This step’s pretty self-explanatory. If you have access to a table that you know no one will mess with while you’re working, you’re gold. If you don’t, find a patch of floor somewhere that you can barricade other organisms from touching. (I don’t suggest taping your scenes to a wall. Although that would ultimately work too, I also feel like it would be a lot less functional.)

Last time I did this, it took me about a week of thinking and staring and rearranging for twelve hours a day in order to settle everything. You don’t want your dog to knock a bunch of scenes off the table or someone to leave a sweaty glass on one.

(Protip: Print another copy of your scene list, but don’t cut this one apart. It’ll be useful to refer to while you’re rearranging things, so you can remember where everything was to begin with.)

Step 3: Gather your supplies.

You’re going to want to have:

  • Post It notes
  • tape
  • at least one paperclip
  • several shades of highlighters
  • a couple shades of pens (I use black and red)
  • a pencil
  • lots and lots of love for your novel (because when your patience and sanity run out, love is all you’ve got left)

I’ll talk about why you need everything else later, but first: the purpose of the Post It notes. As you go through the following steps, keep your Post Its at the ready.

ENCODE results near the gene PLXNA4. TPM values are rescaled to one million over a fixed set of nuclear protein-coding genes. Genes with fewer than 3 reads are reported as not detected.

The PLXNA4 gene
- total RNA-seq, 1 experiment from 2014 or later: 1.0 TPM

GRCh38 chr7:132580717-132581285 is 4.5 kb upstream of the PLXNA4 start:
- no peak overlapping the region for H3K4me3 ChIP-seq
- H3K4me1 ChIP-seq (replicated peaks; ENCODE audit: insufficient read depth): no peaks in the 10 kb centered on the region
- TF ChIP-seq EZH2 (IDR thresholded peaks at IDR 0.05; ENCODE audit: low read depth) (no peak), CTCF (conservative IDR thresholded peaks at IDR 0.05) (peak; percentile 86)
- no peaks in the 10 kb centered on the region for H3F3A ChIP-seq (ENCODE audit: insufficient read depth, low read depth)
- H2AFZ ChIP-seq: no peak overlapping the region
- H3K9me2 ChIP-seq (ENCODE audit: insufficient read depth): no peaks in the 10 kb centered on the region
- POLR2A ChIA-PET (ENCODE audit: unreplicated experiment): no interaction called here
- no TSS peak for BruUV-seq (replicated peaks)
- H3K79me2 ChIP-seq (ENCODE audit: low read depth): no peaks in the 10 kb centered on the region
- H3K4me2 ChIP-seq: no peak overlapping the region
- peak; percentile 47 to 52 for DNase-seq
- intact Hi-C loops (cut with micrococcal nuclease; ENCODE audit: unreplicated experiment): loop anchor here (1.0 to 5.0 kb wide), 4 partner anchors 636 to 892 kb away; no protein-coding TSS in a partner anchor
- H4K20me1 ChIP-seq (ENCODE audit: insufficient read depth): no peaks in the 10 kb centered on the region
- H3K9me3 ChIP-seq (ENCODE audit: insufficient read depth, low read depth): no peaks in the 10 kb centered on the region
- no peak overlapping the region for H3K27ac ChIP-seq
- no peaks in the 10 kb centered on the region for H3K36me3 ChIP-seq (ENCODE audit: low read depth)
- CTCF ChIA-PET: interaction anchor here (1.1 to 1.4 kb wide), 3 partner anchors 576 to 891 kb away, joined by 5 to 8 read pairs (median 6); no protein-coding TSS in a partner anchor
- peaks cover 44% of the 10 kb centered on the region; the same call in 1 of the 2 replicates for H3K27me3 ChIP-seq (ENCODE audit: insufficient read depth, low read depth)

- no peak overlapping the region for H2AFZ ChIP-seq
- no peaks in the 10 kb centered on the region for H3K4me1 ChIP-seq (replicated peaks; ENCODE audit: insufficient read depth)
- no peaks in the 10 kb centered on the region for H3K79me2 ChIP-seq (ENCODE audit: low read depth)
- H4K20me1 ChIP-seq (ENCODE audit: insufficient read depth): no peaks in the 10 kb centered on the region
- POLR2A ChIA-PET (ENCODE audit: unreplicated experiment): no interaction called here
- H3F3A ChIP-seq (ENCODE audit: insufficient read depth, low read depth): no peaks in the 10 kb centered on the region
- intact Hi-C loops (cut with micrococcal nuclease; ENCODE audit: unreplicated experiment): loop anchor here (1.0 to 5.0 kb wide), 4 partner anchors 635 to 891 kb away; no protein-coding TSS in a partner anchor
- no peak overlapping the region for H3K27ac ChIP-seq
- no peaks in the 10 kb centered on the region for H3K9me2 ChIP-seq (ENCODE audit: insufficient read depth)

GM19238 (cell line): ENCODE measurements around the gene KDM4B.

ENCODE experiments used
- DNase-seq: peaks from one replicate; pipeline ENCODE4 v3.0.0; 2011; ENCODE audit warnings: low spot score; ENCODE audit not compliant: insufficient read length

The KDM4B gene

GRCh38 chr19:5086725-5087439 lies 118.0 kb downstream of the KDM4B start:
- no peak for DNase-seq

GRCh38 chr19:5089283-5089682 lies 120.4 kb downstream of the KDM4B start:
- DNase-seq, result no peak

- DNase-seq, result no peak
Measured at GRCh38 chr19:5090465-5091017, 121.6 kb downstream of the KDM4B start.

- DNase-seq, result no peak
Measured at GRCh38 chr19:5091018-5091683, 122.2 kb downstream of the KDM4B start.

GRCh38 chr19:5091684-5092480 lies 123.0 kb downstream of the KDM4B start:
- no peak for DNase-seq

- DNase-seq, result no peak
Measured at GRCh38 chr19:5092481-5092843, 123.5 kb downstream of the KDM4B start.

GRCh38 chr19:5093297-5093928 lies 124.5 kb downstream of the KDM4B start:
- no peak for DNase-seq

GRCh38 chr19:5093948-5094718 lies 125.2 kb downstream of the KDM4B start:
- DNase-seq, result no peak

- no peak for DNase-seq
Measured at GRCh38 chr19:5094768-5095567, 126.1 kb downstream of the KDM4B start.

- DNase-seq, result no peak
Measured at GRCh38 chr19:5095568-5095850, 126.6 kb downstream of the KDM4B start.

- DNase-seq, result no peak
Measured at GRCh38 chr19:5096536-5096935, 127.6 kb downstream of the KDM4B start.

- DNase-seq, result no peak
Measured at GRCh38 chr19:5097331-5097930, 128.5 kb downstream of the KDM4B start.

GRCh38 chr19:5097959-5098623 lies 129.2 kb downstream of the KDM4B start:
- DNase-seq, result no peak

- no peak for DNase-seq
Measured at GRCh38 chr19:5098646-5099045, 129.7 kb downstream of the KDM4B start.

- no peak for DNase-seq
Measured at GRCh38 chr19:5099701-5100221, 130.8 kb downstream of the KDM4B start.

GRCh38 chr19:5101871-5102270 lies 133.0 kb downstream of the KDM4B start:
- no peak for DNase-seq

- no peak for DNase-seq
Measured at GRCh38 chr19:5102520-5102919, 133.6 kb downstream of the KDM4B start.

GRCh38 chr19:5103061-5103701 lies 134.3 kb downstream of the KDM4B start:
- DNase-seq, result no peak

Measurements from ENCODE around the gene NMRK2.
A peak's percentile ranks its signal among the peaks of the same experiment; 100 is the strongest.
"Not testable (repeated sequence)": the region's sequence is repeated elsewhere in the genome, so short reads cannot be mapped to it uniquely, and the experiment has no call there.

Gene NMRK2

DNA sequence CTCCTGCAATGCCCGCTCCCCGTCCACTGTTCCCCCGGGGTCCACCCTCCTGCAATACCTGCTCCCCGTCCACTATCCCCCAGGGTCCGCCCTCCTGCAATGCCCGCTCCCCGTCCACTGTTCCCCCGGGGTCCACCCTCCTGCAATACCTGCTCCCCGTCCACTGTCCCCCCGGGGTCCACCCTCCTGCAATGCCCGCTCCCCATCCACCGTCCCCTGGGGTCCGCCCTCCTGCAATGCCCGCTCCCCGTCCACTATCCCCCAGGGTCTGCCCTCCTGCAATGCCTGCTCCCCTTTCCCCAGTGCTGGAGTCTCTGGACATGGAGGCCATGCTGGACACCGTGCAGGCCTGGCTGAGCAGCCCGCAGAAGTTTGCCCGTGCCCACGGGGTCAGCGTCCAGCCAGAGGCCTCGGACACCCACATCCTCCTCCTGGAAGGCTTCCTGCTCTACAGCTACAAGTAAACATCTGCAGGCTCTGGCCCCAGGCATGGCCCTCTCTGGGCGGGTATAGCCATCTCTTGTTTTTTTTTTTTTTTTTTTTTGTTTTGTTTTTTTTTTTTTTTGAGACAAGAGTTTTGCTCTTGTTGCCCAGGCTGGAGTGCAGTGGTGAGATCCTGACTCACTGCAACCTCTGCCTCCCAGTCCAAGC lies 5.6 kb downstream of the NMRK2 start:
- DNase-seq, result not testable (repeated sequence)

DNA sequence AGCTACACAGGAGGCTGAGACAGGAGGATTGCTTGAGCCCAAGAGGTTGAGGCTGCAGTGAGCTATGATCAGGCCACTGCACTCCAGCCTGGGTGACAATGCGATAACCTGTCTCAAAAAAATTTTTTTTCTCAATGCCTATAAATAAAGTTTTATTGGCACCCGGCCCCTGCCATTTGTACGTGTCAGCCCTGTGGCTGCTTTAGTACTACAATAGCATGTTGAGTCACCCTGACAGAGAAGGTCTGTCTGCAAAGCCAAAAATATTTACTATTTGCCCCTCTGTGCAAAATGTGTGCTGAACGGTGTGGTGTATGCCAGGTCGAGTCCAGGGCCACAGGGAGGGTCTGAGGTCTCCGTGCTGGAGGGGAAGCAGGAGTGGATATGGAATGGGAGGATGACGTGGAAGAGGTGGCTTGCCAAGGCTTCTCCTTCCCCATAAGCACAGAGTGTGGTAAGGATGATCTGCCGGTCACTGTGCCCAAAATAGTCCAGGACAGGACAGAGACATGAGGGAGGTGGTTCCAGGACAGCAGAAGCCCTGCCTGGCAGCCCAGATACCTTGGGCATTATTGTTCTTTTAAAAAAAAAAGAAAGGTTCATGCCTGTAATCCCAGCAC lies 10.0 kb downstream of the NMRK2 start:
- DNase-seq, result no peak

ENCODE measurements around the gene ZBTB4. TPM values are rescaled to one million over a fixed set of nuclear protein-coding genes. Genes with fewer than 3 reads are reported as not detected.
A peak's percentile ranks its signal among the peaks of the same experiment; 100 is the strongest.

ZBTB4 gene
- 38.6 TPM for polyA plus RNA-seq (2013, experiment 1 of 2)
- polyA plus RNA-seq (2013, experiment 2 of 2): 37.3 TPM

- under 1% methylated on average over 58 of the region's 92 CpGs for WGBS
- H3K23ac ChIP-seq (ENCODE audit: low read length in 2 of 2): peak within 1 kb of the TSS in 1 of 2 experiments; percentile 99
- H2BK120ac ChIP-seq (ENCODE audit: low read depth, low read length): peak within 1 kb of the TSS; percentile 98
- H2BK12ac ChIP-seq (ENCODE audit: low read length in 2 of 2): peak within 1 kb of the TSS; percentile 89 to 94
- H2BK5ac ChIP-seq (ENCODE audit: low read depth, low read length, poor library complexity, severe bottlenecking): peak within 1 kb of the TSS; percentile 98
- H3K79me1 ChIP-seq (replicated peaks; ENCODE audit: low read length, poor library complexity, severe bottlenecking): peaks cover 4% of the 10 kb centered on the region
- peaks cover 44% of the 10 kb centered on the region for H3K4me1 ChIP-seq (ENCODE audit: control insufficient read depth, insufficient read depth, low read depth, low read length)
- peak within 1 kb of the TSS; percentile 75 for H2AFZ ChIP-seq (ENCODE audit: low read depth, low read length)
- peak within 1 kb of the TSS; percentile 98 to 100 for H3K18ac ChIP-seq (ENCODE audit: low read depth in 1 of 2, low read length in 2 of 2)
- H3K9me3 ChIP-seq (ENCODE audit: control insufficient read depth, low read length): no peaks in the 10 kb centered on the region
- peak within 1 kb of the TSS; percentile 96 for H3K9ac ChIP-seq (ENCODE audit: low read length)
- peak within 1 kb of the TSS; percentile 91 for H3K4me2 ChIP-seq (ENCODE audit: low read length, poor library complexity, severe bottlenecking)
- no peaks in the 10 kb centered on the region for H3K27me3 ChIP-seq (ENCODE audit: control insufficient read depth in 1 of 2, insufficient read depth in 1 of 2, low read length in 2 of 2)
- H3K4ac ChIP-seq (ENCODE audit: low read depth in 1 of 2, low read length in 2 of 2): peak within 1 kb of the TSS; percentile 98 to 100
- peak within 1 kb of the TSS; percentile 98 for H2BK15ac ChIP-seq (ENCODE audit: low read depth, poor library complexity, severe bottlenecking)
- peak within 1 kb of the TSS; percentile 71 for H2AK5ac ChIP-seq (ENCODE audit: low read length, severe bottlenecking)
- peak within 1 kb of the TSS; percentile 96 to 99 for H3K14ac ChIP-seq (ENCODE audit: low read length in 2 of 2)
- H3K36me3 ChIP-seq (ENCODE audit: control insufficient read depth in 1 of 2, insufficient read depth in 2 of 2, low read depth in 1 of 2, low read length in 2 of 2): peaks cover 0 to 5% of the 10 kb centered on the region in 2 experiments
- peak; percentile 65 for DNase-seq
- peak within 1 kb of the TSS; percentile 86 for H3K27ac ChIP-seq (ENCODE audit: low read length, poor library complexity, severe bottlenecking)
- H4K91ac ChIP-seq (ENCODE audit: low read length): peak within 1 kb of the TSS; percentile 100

Take notes if you’re considering doing something but haven’t quite made your decision yet, or don’t think it falls under one of the steps below. Write ideas for scenes you need to add. Stick a Post It to a scene if what you need to write exceeds the space on the slip of paper. Anything, really. Your Post Its are basically your thoughts on paper.

Now, let’s move onto the fun part: actually working on your novel.

Step 4: Mark which scenes are absolutely vital to the plot.

I star my vital scenes with my red pen, off to the left of all the typed information from Step 1. (I put all of my markings off to the left, and all my made-of-words notes above/below/to the right of the typed information, so it’s easy and fast to find things. Make sure to consistently centralize information; making unnecessary work for yourself is never fun.)